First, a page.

Share a recent example from business news about an external organizational challenge, how the company addressed it (internal factors), and what you would do differently.

online assignment help Share a recent example from business news about an external organizational challenge, how the company addressed it (internal factors), and what you would do differently.. I’m studying and need help with a Management question to help me learn.

The external environment of an organization comprises of all the entities that exist outside its boundary but have significant influence on its growth and survival. An organization has little or no control over its environment but needs to constantly monitor and adapt to these external changes.
Share a recent example from business news about an external organizational challenge, how the company addressed it (internal factors), and what you would do differently.
Submission Details:
Share a recent example from business news about an external organizational challenge, how the company addressed it (internal factors), and what you would do differently.

Methods of Research

Methods of Research. Help me study for my Psychology class. I’m stuck and don’t understand.

For your Methods of Research assignment, use the Capella library to locate a minimum of three peer-reviewed journal articles (published within the last 10 years) that discuss a biological psychology topic of interest to you. For example, you might be interested in:

Progression of reading ability in a child diagnosed with autism

You will be using these resources to help support a proposed research study of your choosing in Unit 7 and then applying what you learn in an assignment in Unit 9. Note that the assignments in this course build on one another. It is a good idea to look ahead to the assignments in Units 7 and 9 to begin to think about a topic you might be interested in researching. This is a good time to select articles for this assignment that will help support your ideas for the Unit 7 and Unit 9 assignments.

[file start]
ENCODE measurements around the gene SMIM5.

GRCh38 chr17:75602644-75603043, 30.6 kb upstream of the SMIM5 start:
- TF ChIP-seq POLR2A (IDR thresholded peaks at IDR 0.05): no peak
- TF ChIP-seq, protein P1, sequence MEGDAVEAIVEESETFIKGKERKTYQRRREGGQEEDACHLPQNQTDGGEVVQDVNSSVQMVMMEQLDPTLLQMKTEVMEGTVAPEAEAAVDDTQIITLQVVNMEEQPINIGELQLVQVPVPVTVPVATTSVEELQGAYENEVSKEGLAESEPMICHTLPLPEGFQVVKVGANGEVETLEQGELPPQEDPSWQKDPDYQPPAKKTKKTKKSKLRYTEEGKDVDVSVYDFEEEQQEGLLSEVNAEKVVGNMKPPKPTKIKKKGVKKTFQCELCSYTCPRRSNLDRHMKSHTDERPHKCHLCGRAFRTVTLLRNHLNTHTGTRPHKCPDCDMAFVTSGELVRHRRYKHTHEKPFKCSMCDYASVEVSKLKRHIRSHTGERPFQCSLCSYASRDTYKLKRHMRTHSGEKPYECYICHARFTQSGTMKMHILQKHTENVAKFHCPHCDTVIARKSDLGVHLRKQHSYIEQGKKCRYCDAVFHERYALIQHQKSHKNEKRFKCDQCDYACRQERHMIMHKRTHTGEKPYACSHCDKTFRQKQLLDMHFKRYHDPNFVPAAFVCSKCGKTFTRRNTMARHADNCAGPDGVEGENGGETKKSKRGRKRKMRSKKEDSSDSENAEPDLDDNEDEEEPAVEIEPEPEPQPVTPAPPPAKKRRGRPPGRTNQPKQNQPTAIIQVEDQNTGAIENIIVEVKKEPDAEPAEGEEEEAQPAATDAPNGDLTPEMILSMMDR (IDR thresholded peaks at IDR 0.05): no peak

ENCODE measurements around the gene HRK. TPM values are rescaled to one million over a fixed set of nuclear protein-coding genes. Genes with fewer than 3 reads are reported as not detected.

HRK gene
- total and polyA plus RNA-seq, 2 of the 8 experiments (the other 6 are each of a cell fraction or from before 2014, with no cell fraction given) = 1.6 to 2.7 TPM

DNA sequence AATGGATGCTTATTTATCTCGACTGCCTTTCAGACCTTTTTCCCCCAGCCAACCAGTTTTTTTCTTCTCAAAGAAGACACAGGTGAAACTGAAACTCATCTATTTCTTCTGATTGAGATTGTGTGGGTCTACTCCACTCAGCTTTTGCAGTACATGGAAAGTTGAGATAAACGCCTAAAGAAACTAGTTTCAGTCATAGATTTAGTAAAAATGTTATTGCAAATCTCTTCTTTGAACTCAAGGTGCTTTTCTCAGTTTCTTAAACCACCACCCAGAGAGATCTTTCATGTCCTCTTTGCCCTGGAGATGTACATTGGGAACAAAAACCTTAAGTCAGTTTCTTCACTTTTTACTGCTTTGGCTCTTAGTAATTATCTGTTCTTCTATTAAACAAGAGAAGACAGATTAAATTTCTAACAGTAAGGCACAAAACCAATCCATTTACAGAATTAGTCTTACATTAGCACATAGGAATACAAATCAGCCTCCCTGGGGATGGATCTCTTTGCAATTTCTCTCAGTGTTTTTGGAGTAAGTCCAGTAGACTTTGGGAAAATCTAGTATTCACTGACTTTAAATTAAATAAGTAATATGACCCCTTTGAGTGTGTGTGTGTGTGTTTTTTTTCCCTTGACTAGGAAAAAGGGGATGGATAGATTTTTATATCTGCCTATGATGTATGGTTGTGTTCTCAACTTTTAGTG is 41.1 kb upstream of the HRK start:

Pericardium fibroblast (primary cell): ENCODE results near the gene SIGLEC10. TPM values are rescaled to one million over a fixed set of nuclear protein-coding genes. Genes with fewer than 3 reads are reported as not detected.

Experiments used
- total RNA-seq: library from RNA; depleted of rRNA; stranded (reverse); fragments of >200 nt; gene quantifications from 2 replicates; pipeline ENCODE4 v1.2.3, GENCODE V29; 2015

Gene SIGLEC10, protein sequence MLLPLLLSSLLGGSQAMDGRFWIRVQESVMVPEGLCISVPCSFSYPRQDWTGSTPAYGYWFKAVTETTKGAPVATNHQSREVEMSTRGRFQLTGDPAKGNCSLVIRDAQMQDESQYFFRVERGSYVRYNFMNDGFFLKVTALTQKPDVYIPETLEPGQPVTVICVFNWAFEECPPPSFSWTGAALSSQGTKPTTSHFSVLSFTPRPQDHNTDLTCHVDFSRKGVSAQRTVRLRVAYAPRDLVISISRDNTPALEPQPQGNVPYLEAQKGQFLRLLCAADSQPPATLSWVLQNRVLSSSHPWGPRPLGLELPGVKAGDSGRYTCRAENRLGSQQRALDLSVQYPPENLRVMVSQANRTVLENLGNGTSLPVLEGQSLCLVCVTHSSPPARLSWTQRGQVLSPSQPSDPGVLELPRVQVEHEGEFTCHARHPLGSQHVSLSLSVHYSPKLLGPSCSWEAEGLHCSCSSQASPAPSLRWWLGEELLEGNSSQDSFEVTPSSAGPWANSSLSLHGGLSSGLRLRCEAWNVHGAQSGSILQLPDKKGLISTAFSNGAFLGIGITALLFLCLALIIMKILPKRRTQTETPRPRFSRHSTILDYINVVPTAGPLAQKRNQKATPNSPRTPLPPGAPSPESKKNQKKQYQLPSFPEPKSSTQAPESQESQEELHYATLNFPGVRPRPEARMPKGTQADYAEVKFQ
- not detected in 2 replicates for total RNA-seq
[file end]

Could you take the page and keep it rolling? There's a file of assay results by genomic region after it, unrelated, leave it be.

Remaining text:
Submit your analysis of the articles you selected for this assignment in accordance with the criteria listed below:
Format your paper using the following headings, as well as the Methods of Research Template (linked in Resources):

Topic: Identify the topic and describe the search strategy used for locating articles for the review.
Article Analysis: For each article, analyze the articles using the headings below. Use appropriate in-text citations of the article, per current APA guidelines:

The research method(s) used in the articles reviewed.
Key variables in the hypothesis or phenomena of interest.
Description of how the hypothesis was supported (or not) and how questions were answered (or not).
Determination and explanation of whether the study was (or was not) conducted safely and ethically by the authors.

Summary:

Summary determination and explanation of whether the studies included in the review were (or were not) conducted safely and ethically by the authors. Substantiate your views with evidence from the studies.
With the topic you selected, decide which of the research methods you believe is the most appropriate to further study the problem. Explain why.

Paper Requirements

Number of Resources: 3–5 peer-reviewed journal articles.
Length: 5–7 pages.
Format: Formatted using the Methods of Research Template, linked in the Resources. Use current APA style and formatting.

Methods of Research

American College of California Business Administration Management Discussion

American College of California Business Administration Management Discussion.

I’m working on a business report and need support to help me learn.

am a trainer student (co-op) in a business company and the college gives us 4 questions to answer it every 2 weeks during my co-op course in the company(i should answer the same questions 5 times but in a different way) …. after the answers for the 4 questions 5 times i should to a report what i do in the co-op course and how it goes and what i do in the company (my major is finance and the company use SAP application
American College of California Business Administration Management Discussion